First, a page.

Already a Household Name, Pierre Cardin Looks to Maximize His Reputation
updated 08/08/1983 AT 01:00 AM EDT
•originally published 08/08/1983 AT 01:00 AM EDT
In just four years, however, Cardin has wrought a minor miracle on the Rue Royale. Restored to its former opulence, Maxim's now welcomes glitterati like John Travolta, Woody Allen, Mick Jagger, Rudolf Nureyev and Kiri Te Kanawa. More impressively, Paris is no longer turning up its nose. Cooed Parisian food critics Henri Gault and Christian Millau: "Those who sneered when Pierre Cardin took over this historical monument were wrong. Maxim's has perhaps never been so breathtaking as today."
With typical modesty Cardin, 61, accepts all the credit and now plans to do for Maxim's name what he did for his own. "I'm like a winner of the Olympics who needs to go even further," Cardin says. "In five years, you'll see. The name Maxim's will surpass Cardin." That doesn't bother him since, he explains, "It's all mine."
First as a partner, now as majority owner, Cardin is pouring unmentionable amounts of cash ("Monsieur Cardin hates numbers," sniffs an aide) into the born-again restaurant, first opened in 1893 by Maxime Gaillard. The restoration of the wall frescoes of nymphs and pastoral scenes and the refurbishing of the elaborately carved woodwork is being supervised by historian Pierre Pothier. Upstairs Cardin is bringing back the private dining rooms, including a chambre d'amour (salon, bedroom and bath) that can be reserved for 10,000 francs (about $1,300) a night. "It's a gag," he laughs, almost convincingly. "I respect the past even though I'm modern," adds Pierre. "Everyone was terrified that I'd modernize Maxim's. Now that they've seen what I've done, they marvel."
Convinced of Maxim's international recognition as a symbol of Parisian chic, Cardin, who knows an exportable name when he sees one, is proceeding at his usual frantic pace to make Maxim's a kind of chichi McDonald's. Maxim's restaurants, each as close a replica of the Paris original as possible, have been cloned in Singapore, Tokyo, Brussels and, as of last June, London's Haymarket. Next month another Maxim's will open in Peking, followed by others in Moscow, New York, Miami, Houston, Los Angeles, Rio, Istanbul, Sydney, Jidda and only Cardin knows where else. Back in Paris, meanwhile, Pierre has also opened a restaurant on the Rue du Fauborg Saint-Honoré coyly named Minim's, an elegant fast-food counterpoint to haute cuisine. "This world is infinite, n'est-ce pas?" observes Cardin.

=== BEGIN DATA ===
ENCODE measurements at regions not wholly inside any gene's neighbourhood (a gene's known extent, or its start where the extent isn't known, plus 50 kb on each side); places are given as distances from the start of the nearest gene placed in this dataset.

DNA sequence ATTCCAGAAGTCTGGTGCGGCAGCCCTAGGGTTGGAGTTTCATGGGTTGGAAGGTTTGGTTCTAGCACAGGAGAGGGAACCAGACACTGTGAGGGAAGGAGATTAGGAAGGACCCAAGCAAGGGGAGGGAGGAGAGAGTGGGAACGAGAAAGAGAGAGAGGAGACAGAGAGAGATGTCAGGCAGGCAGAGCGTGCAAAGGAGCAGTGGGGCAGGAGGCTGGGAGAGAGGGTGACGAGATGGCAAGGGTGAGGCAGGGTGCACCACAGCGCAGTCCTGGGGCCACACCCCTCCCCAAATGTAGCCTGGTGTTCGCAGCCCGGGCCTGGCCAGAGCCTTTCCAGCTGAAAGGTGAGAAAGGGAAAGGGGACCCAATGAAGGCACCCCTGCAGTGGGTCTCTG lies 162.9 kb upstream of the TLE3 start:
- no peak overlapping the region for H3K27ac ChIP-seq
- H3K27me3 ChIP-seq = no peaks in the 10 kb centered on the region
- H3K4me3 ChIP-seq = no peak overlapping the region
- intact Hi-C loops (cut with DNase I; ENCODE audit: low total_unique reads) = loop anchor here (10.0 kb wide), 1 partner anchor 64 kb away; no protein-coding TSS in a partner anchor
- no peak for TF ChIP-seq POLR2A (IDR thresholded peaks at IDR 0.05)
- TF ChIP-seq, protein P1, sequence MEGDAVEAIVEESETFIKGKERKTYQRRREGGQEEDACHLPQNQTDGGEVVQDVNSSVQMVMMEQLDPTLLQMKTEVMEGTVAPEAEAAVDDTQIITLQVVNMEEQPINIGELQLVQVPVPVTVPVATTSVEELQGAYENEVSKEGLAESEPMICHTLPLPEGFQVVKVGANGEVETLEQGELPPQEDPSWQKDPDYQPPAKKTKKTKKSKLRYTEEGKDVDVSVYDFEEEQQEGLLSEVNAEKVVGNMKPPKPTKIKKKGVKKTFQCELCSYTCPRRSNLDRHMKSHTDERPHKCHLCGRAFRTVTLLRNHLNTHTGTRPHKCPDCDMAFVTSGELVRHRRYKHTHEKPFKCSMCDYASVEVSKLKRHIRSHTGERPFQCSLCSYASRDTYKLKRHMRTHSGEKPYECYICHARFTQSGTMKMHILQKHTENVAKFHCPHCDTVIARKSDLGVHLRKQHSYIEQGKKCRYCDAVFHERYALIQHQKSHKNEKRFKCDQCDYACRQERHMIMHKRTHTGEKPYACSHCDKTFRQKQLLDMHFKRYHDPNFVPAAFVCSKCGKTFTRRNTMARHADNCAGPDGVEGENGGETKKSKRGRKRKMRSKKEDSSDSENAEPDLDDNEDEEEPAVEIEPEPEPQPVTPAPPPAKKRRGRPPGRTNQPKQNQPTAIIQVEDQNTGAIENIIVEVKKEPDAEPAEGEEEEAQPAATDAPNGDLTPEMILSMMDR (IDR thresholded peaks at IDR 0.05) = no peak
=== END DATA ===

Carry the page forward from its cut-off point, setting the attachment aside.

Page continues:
Owning the restaurants, of course, is merely an elegant excuse to flood the world's marketplaces with Maxim's nom de snob. Already some 90 luxury items bearing Maxim's label—evening wear, linens, luggage, objets d'art, exotic flowers, sardine cans, vinegars, cigars and jams—are being sold through Cardin boutiques and other authorized outlets.
"I'm never bored," says Cardin, nor is he likely to be in the near future. "I'm the sort of person who can slip into every situation, crossing borders and religions," he says. His nonstop enthusiasm, to be sure, occasionally trips over the language barrier. For example, some years ago, according to an aide, he was asked on an American TV talk show how he liked being "at Hollywood and Vine?" Cardin's face lit up. "Vine? Vine? Yes, I have just come out with a delicious red vine."
Cardin seldom dwells on his humble beginnings in an Italian village near Venice, the son of a winemaker who lost everything in World War I and moved the family to Grenoble, France when Pierre was 2. A frail child, he had a favorite game—wrapping himself in yards of tulle. At 17, after working as a tailor's apprentice, Pierre set off by bicycle to seek his fortune in Paris, but his journey was cut short in Vichy by the German invasion and occupation. He worked for the Red Cross and studied accounting by night until a fortuneteller told him his name would gain international fame and advised him to seek employment with a Paris fashion house.
Cardin finally reached Paris after the war and latched on as a designer with the famed couturier Paquin. After stints with Schiaparelli and Christian Dior, Cardin was ready to go it alone in 1950. After seven years of designing under his own name, he stunned the haute couture scene by introducing a ready-to-wear designer collection for men, followed two years later by a similar line for women. At the time high fashion coming straight off the rack was considered scandalous, but Cardin's daring paved the way for the designer label phenomenon.
The money began rolling in, allowing Pierre to indulge his taste in expensive real estate that includes his Paris house almost next door to the Élysées palace, a palazzo in Venice and the Pointe de la Galère on the Riviera. The closest he came to marriage was a four-year liaison with actress Jeanne Moreau nearly two decades ago. "I need solitude, otherwise I wouldn't be able to do what I do," he says. "I can't share my decisions. I have few friends."
Pierre habitually wakes between 3 and 4 each morning. Though he blames indigestion, it is in fact his time to think. During the day he moves "very, very fast," personally overseeing every design that bears his labels, negotiating every licensing contract, even signing every paycheck for his 450 employees in Paris. And there's always property to inspect, another plane trip somewhere. "I can't stop. I'm an employee of my own trademark, someone called Pierre Cardin. I'm a prisoner in a prison I built myself," he laments. Perhaps, but this prisoner is not yet contemplating his escape.